To be a choosing being means, above all, to be a thinking being. A teacher once asked a group of eight-year-olds, to define a tzaddikMost gave answers like, "A tzaddik is someone who fasts every Monday and Thursday." But one little girl, the daughter of a famous educator, answered, "My tatte says that a tzaddik is someone who does what is right.”

It is worth contemplating the wisdom contained in that simple statement. First, it implies that every moment presents us with an opportunity to do what is right or the opposite. And that, in turn, requires us to think about what we are doing and why.

Where we see young people raised in observant homes and educated in religious educational environments lacking any deep connection to mitzvah observance, it is often because they have never experienced the mitzvos as anything more than obligations imposed from the outside. It has never occurred to them to ask: What kind of person does the Torah seek to shape? What would person shaped by the Torah look like; how would he or she act?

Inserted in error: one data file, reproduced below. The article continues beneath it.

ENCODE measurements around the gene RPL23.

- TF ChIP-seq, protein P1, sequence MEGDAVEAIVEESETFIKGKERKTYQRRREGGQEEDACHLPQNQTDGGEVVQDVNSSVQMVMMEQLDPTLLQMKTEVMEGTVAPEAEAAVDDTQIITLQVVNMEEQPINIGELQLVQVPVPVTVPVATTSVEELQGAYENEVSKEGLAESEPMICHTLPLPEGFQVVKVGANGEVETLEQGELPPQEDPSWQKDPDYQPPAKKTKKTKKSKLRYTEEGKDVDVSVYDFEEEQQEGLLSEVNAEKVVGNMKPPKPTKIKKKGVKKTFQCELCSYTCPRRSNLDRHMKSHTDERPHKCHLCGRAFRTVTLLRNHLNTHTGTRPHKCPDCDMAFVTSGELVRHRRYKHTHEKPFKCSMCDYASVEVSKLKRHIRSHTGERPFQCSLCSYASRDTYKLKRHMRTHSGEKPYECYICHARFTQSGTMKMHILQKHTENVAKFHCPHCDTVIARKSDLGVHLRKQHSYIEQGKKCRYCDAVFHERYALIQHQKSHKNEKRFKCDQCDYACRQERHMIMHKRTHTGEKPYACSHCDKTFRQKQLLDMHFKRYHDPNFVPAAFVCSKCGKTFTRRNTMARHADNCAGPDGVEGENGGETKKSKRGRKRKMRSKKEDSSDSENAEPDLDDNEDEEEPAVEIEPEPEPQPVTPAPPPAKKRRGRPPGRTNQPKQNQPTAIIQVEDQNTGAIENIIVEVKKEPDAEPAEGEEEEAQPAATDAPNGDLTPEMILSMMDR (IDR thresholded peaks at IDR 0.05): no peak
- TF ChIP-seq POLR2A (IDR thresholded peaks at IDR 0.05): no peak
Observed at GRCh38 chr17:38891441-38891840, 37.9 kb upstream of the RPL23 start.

At best, the mitzvos are seen as a sort of checklist, the entry ticket that has to be paid for the right to do what one wants. But once one has gone through the checklist – e.g., negel vasser, bircos hashachar, Shachris, etc. – one has paid off the admission ticket and is now free to get on with one's real life.

A famous youth organizer once asked a group of Orthodox teenagers if they had a choice to be born again would they prefer to be born Jewish or not. Well over half responded that they would prefer not to be born Jewish. And that is not so surprising. For if the mitzvos are just arbitrary obligations to be paid to enter the game of life, who wouldn't prefer to enter free of charge, with no admission ticket required.